An option to actually open an event in iCal after double clicking it would also be welcome, as I’d often like to quickly see further information about a particular event.

Finally, the price of $12.99 may be a little expensive for some readers. Personally, I don’t use iCal enough to justify paying for a desktop widget. If you’re a heavier user it may be worth every penny.

Other Options

If you’re happy to get a little more technical, another free solution for displaying information on your desktop is GeekTool. You’d need to use a script such as this one to achieve a similar result.

You could also settle for a simple Dashboard widget for displaying appointments. A number of great widgets are available, or you can use the default one bundled with OS X.

If you need to stay constantly on top of your iCal events, iDeskCal is definitely a good way to display all the relevant information directly on your desktop. It’s easy to customize, and can blend in very well with any desktop.

You can try out the fully functional trial for 14 days to decide whether you’d like to buy the full version.


Add Yours
  • When Snow Leopard comes out, I’ll be using iCal for every running through our Exchange Server here at work, so I’ll be interested to see how it’ll work with many items.

    Could be a useful tool, thanks for bringing it to my attention :)

  • iCal is all I need.

  • I’ve been using iDeskCal for the past couple of weeks and love it. It’s great when used in conjunction with another app called DateLine.

    I love having my events and responsibilities a quick scan of the eye away. Great little app.

  • Another option to do this essentially for free is to take a great dashboard widget like iCal Events and enable devmode on your dashboard using the following terminal code:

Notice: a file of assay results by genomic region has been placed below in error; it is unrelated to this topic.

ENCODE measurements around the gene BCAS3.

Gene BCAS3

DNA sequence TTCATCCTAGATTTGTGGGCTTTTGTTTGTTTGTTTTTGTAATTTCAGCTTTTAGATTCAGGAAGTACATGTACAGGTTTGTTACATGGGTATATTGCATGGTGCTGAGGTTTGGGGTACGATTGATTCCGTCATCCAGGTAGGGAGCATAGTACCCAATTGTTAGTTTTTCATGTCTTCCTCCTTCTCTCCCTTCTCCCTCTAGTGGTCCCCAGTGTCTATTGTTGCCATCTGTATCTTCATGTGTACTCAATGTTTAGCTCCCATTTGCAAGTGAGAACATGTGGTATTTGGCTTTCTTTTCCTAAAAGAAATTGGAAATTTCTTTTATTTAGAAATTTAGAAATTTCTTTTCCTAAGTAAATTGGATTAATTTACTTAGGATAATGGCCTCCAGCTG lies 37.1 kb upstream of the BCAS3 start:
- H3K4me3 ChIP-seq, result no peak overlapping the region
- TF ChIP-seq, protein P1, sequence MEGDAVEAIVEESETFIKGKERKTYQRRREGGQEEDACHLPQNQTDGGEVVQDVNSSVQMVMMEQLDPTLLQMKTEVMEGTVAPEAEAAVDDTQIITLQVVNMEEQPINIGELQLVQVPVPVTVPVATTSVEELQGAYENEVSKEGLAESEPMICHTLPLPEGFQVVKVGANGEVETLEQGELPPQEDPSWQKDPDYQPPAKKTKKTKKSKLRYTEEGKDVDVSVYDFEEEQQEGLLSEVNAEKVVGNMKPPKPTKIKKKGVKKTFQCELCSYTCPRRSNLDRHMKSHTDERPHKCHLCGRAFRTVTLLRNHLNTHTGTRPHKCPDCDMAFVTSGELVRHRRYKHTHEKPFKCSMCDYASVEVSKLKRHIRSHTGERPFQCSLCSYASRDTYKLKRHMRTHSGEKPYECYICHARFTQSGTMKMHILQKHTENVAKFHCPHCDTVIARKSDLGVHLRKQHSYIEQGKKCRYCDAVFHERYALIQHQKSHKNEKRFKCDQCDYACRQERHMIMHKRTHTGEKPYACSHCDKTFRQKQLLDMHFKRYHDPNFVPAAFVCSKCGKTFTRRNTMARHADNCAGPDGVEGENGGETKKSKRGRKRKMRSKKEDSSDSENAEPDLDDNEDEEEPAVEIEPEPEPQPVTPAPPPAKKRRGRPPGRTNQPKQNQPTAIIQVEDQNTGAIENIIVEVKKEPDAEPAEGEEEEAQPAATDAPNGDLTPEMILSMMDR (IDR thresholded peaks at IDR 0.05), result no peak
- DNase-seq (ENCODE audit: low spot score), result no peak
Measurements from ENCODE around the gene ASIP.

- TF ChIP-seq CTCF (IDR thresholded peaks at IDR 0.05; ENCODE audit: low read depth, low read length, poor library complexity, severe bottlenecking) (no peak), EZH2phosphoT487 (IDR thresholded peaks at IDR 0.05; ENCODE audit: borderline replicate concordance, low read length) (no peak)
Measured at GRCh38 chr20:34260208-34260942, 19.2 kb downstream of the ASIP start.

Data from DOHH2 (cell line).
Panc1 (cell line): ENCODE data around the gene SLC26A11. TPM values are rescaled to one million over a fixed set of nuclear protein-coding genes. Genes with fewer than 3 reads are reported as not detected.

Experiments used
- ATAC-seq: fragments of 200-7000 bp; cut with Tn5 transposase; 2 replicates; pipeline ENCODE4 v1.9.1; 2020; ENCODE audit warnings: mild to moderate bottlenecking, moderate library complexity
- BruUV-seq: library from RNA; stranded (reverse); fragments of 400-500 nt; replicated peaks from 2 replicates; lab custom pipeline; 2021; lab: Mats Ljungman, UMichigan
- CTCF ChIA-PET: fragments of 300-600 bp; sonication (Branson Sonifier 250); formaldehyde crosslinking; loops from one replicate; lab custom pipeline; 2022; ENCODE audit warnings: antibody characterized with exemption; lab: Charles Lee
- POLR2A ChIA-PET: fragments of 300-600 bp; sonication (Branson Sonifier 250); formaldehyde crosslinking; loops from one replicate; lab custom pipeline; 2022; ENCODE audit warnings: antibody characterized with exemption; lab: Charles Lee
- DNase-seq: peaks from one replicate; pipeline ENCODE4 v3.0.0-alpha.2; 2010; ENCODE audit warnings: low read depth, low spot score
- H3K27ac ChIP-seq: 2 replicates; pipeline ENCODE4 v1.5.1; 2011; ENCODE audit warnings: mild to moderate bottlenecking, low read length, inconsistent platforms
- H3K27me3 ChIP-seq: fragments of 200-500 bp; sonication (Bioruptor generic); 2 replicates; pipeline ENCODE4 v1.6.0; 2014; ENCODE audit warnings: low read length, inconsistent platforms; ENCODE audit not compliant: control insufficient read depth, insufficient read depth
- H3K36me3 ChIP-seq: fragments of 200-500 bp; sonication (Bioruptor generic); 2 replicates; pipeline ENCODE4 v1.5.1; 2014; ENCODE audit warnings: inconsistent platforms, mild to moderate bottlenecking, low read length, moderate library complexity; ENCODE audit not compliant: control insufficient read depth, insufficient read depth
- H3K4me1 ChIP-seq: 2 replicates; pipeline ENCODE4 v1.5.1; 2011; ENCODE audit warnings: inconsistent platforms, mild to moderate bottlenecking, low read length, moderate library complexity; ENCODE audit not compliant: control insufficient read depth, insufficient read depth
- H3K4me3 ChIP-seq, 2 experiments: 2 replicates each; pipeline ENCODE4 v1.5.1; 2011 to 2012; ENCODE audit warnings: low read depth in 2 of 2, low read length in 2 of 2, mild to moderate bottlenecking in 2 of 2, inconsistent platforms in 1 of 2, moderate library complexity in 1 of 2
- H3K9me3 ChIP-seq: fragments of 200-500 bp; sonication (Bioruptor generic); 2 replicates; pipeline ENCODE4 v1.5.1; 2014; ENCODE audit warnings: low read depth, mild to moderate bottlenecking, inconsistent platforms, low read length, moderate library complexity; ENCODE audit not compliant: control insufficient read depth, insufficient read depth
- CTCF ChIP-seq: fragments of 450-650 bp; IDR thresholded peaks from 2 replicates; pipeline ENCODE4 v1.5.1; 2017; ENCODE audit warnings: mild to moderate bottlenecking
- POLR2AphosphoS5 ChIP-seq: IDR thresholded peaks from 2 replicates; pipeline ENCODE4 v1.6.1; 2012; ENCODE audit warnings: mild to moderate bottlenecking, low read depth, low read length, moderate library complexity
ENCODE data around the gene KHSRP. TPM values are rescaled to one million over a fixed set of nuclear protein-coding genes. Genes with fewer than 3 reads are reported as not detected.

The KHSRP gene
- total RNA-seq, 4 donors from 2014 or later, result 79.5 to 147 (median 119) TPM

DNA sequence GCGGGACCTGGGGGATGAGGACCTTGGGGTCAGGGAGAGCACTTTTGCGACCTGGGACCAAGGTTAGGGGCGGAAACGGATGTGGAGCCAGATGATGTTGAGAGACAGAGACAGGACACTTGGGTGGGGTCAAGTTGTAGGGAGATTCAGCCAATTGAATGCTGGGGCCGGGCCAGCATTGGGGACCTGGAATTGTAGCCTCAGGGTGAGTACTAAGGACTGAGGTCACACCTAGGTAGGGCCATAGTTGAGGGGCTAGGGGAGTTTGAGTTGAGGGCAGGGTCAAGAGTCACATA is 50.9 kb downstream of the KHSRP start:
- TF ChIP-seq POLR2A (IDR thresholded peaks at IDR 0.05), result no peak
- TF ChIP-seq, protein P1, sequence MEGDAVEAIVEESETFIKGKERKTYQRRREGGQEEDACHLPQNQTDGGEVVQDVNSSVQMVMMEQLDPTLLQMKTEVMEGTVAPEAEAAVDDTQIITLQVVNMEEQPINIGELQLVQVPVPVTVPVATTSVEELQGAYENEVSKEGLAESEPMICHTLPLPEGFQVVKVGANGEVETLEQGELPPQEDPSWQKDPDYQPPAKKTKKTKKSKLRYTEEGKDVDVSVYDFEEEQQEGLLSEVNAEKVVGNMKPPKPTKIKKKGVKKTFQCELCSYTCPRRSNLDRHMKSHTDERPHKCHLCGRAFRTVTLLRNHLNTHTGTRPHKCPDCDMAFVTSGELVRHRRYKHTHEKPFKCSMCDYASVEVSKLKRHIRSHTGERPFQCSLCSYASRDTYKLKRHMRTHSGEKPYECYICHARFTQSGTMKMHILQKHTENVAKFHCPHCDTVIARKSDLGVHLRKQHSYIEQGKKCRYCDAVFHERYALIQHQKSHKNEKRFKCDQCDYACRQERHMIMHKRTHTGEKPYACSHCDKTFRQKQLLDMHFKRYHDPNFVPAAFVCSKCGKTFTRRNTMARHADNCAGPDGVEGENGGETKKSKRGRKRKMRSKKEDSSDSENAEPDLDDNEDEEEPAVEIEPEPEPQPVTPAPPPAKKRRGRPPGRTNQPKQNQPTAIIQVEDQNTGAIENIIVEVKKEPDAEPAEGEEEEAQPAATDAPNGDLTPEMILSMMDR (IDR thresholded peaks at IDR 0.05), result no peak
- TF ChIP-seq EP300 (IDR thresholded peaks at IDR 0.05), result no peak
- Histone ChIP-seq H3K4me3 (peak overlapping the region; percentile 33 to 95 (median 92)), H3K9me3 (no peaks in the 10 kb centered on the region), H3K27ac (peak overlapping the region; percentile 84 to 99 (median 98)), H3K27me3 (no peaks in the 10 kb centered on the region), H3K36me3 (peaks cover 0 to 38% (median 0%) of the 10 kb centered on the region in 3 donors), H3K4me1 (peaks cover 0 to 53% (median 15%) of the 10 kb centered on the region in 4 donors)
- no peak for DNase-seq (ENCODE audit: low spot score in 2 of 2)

defaults write devmode YES

    granted it may not have all of the functionality of a dedicated app, but if you’re like me, it’s one less thing launching at startup in your preference pane.

  • I forgot one caveat to this devmode setup, it places the widget above all other windows. I usually use my MBP at home hooked up to another display, so it’s not usually a problem. But it may not be ideal for some people.

  • Could you please make a review about Entourage 2008? and comparing it with other email clients, and the tasks section with other apps like Thing, The Hit List, iCal, etc?


  • HashBang industries lol

  • After reading this article, I downloaded this software, paid the fee, and used it happily for about a month. Then I downloaded the update.

    BIG MISTAKE. My MacBook, running the latest version of Leopard, started acting like a WIndoze machine inflicted with an overload of spyware. I had to restart in safe mode to uninstall the software. Wondering whether the file had become corrupted, I removed iDeskCal and downloaded anew. No fluke, my MacBook is unusable with this software installed.

    The company has not responded to my request for assistance. Even if your computer handles this software OK, you should think twice about people who do not respond to their paid-up customers.